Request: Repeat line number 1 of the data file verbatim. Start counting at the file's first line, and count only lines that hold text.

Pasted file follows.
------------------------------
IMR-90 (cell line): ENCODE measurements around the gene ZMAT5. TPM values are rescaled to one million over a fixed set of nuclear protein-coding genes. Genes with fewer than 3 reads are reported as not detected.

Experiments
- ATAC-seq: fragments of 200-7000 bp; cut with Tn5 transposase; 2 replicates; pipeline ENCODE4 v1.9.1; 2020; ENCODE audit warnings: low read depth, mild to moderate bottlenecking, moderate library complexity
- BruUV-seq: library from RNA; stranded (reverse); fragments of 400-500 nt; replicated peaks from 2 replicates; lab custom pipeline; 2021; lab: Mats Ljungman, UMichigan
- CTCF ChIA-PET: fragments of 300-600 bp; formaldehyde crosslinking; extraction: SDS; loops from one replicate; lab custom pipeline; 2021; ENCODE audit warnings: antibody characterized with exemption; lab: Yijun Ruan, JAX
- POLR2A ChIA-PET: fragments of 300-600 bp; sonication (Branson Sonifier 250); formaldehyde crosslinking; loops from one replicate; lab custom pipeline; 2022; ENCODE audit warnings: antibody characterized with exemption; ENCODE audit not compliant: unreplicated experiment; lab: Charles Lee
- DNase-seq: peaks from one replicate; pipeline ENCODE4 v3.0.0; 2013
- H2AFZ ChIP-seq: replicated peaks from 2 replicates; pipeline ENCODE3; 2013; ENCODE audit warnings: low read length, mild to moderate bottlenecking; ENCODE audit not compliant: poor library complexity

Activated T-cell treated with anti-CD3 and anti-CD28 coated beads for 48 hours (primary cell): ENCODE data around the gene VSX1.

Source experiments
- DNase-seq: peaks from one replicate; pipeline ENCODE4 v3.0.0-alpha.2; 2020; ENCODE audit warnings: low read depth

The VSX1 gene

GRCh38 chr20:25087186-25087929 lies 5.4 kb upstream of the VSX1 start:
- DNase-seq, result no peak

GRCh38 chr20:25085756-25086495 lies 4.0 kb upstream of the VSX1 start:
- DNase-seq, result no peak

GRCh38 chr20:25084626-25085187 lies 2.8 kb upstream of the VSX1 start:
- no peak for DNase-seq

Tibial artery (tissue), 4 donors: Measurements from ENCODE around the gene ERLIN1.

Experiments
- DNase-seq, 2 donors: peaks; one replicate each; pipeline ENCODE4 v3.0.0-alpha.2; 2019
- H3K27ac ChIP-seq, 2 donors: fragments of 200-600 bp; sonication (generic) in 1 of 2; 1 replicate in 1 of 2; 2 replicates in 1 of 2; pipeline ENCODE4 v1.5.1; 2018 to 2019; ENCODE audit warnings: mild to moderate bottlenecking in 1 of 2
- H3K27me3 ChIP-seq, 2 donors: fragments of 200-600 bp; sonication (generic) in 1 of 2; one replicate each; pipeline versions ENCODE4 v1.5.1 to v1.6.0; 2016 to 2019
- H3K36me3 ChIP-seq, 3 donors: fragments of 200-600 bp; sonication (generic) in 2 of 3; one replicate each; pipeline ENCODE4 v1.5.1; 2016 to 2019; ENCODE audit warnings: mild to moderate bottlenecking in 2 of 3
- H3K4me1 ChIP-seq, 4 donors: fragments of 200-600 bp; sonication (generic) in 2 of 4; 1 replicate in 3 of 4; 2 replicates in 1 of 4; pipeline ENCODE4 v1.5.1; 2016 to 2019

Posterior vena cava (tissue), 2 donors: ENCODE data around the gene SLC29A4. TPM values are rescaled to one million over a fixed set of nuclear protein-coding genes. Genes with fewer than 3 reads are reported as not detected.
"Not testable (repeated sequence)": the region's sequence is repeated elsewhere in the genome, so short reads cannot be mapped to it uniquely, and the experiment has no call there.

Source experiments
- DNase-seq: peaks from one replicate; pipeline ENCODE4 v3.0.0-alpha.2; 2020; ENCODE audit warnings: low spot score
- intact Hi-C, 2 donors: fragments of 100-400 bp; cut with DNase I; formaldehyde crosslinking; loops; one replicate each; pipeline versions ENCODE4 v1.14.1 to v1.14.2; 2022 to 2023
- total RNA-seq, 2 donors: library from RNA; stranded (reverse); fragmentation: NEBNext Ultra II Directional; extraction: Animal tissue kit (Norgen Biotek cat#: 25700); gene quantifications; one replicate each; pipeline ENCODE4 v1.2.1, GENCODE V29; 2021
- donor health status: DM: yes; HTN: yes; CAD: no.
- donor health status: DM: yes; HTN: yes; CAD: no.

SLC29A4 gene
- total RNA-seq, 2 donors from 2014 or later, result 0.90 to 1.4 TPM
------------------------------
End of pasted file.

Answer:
IMR-90 (cell line): ENCODE measurements around the gene ZMAT5. TPM values are rescaled to one million over a fixed set of nuclear protein-coding genes. Genes with fewer than 3 reads are reported as not detected.